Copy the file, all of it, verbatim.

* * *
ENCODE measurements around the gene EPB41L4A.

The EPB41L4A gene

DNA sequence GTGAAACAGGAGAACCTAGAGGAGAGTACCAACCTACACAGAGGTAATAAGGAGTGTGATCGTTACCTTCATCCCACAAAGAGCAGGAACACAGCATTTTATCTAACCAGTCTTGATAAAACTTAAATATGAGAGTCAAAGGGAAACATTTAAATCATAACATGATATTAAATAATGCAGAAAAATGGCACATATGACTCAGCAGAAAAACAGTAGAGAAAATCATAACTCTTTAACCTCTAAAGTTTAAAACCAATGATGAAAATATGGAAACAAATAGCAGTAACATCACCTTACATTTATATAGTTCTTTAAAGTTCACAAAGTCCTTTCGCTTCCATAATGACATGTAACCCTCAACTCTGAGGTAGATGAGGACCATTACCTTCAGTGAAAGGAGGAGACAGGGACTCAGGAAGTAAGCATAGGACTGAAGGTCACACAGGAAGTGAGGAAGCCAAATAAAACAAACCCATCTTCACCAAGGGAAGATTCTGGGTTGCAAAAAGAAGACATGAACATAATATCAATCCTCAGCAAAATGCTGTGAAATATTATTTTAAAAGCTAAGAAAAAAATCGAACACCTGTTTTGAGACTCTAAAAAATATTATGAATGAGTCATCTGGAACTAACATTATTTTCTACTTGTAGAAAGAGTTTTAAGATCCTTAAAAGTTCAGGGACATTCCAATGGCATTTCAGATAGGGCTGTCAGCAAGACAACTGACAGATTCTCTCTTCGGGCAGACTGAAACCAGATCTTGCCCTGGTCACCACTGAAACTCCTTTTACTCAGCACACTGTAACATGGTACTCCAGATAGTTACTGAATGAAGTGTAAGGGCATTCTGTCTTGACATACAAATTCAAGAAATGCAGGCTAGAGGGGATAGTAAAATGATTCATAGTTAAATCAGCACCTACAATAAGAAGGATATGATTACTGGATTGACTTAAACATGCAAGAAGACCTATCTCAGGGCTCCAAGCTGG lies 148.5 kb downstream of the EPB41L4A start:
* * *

ENCODE measurements around the gene EPB41L4A.

The EPB41L4A gene

DNA sequence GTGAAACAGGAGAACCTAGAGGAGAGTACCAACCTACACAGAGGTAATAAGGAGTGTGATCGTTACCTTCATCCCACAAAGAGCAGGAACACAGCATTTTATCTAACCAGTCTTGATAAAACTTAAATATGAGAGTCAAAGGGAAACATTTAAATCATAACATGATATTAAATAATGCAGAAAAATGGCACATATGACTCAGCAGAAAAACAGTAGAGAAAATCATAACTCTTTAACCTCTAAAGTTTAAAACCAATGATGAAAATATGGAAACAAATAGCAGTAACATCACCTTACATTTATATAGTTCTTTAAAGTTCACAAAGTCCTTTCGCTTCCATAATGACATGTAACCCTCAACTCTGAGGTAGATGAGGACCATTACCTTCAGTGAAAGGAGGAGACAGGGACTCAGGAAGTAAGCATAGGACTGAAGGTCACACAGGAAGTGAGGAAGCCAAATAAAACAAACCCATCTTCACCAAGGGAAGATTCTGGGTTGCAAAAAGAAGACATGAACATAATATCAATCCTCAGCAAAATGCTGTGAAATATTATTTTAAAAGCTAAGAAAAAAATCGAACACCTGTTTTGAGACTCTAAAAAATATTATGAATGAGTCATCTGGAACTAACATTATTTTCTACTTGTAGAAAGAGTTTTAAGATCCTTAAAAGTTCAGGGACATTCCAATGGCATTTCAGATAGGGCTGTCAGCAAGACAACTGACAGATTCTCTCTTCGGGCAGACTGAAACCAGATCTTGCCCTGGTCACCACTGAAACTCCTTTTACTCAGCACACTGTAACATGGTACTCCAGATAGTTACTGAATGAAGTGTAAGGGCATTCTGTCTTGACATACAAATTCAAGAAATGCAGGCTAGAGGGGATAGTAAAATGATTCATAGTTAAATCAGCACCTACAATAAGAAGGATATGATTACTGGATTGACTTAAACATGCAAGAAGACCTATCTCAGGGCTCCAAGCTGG lies 148.5 kb downstream of the EPB41L4A start: